California Probate Attorney
When a person dies, his/her real and personal property must be transferred to beneficiaries or heirs. The legal process for transferring the decedent’s property is probate. Probate ensures that all of the decedent’s property is marshalled, that creditors and taxes are paid, and that the remaining assets are distributed according to the decedent’s wishes.
At San Diego Esquire, we provide affordable probate solutions to California residents. Unlike most attorney, we offer flat fee probate services. We will prepare the legal documents you need to start and complete the probate process.
We provide affordable probate legal document preparation services to California residents for as low as $695. Sign up on our website today to begin the process.
California Probate Process Overview
Within 30 days of death, a representative for the estate must file the decedent’s will with the court in the county where he/she last resided. The representative, or administrator, is usually named in the will. If the will did not name a representative, the court will appoint one. If there is not will, a representative for the estate will need to file a petition to the court to appoint and administrator. The administrator will need to determine if the estate needs to go through probate. An estate valued less than $150,000 can go through a summary probate procedure where heirs can claim assets with a sworn statement. If the estate needs to go through probate, the administrator must file a petition for probate. If the decedent owned property in another state, the administrator will need to file a separate probate petition in that state as well.
After the petition is filed, the court will set a hearing, usually 4-6 weeks after the filing. The administrator will need to notify anyone named in the will, any other potential heirs, and all creditors about the hearing a minimum of 15 days before the hearing. The administrator will need to publish a notice of the hearing in a local newspaper at least three times before the hearing date. The judge must grant an Order for Probate to start the probate case timeline.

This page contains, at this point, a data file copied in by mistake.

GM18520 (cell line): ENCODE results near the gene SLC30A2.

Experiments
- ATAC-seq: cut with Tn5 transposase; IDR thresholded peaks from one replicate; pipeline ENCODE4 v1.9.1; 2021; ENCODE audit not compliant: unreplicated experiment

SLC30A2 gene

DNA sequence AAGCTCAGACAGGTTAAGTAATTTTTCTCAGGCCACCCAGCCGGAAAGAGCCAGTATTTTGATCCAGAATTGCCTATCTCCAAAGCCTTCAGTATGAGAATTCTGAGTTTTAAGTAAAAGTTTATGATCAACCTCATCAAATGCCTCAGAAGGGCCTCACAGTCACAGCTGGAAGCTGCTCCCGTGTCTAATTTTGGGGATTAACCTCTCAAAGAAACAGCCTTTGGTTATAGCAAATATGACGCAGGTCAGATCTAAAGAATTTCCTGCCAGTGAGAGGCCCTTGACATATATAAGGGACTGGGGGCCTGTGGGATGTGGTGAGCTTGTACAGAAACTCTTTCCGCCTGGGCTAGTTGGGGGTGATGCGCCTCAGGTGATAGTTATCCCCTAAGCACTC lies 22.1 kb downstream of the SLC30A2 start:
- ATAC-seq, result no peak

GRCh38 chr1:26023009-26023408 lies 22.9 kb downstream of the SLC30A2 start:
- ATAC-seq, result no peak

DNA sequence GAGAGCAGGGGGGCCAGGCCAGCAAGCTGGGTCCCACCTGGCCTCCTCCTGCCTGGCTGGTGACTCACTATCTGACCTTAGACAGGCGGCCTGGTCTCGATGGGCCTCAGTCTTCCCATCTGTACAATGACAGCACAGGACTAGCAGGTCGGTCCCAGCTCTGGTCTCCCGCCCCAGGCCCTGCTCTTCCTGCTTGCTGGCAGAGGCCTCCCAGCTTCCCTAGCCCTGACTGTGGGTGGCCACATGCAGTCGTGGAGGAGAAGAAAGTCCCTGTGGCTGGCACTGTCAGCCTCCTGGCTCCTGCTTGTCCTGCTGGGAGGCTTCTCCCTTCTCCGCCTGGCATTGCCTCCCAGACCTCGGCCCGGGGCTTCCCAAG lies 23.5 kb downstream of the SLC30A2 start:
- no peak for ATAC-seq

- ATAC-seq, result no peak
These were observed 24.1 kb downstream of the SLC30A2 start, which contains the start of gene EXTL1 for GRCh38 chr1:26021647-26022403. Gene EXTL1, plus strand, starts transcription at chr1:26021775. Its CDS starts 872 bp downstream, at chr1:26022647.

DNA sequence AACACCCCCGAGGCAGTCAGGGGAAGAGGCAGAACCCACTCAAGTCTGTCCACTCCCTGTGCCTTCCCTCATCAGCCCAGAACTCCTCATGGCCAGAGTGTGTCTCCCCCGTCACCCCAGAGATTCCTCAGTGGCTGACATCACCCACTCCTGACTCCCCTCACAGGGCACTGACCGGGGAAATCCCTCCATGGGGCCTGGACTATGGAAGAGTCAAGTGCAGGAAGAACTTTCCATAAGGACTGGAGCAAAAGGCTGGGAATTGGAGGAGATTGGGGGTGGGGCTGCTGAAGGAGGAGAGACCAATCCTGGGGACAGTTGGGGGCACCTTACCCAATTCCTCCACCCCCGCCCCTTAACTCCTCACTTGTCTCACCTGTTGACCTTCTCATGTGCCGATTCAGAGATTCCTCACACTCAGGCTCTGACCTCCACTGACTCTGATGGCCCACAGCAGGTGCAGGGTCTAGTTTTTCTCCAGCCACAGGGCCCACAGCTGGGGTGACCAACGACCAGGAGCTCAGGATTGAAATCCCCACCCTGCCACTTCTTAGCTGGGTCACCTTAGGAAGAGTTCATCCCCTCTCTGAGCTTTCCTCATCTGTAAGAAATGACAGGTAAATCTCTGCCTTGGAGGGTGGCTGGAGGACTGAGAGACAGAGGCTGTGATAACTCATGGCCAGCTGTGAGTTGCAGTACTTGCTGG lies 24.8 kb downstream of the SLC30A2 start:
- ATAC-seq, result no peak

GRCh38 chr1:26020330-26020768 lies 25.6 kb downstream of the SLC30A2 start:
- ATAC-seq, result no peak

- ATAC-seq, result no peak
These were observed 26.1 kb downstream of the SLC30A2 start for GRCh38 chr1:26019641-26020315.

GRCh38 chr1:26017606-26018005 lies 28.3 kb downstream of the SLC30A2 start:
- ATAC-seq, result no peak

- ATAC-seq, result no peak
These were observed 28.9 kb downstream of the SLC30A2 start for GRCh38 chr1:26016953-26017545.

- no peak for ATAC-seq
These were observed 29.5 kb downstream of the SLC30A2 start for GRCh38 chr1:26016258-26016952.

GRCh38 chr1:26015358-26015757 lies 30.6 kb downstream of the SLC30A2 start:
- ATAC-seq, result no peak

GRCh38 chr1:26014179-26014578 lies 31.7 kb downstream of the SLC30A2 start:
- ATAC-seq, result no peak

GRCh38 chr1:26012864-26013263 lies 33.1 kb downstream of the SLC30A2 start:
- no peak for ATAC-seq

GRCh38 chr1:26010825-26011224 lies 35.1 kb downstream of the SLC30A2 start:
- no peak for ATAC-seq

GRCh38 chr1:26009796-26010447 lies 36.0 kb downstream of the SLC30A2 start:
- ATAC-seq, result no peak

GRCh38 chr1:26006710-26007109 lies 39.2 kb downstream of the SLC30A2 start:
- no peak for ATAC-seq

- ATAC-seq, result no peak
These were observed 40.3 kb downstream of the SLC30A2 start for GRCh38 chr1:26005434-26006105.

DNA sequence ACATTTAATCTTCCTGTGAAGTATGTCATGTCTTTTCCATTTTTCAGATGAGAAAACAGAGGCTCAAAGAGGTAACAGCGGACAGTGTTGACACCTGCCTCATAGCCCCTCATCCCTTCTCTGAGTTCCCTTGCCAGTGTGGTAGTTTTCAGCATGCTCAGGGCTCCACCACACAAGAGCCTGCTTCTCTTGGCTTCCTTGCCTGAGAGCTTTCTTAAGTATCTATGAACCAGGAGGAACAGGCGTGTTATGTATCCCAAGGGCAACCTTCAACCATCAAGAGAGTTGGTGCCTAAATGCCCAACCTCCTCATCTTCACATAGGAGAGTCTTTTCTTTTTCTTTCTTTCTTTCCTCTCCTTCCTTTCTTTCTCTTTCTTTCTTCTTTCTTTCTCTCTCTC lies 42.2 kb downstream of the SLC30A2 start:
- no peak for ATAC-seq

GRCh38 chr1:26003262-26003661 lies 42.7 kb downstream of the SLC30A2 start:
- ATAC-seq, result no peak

Inventory & Appraisal of the Decedent’s Estate
Once Letters are issued, the appointed estate administrator must take inventory of all of the assets owned by the decedent and have them appraised, and submit a list of a assets and their appraised value to the court. Assets include stocks, bonds, bank accounts, real estate, and personal property such as cars, boats, and art. Certain assets are not included in the estate and do not need to go through probate. These assets include assets in a living trust, life insurance payments, retirement funds with a named beneficiary, and assets held in joint tenancy with the right of survivorship. The administrator is responsible for maintaining assets in the estate, such as paying insurance on a home and safeguarding valuables. The administrator is also responsible for transferring title of these assets.
Probate Creditor Claims
While the estate is open, creditors can make claims against the estate. The court requires that the estate remain open for at least 4-6 months after the initial hearing to allow creditors to make claims on the estate. The administrator must determine which claims are valid and pay those claims. Debts include unpaid bills as well as funeral expenses. The administrator also is responsible for paying estate taxes and must file a final income tax return for the decadent. The administrator may need to sell property or assets to settle claims against the estate. If there is not enough money in the estate after debts and taxes have been paid, then the estate administrator will not be held personally liable for the balance of the debt.
Probate Final Discharge
Once the estate taxes have been paid and debts have been settled, the administrator can petition the court to close the estate. The petition includes all of the actions the administrator has taken on behalf of the estate. The court will set a date for a final hearing, approximately 4-6 weeks after the administrator files the final petition. The administrator will need to notify all interested parties (i.e. people named in the will and potential heirs) of the hearing. At the hearing the judge will sign a final dissolution of the estate. Attorney fees, court costs, and administrators will need to be paid- usually these fees are a percentage of the total estate, typically between 3-10%. Once the judge signs the order, the administrator can distribute the remaining assets according to the terms of the will. After all of the assets have been distributed, the administrator will need to file a Declaration of Final Discharge.
The probate process in California is long. While it is possible to expedite the probate process, the most probate proceedings take 12-18 months before the estate is closed.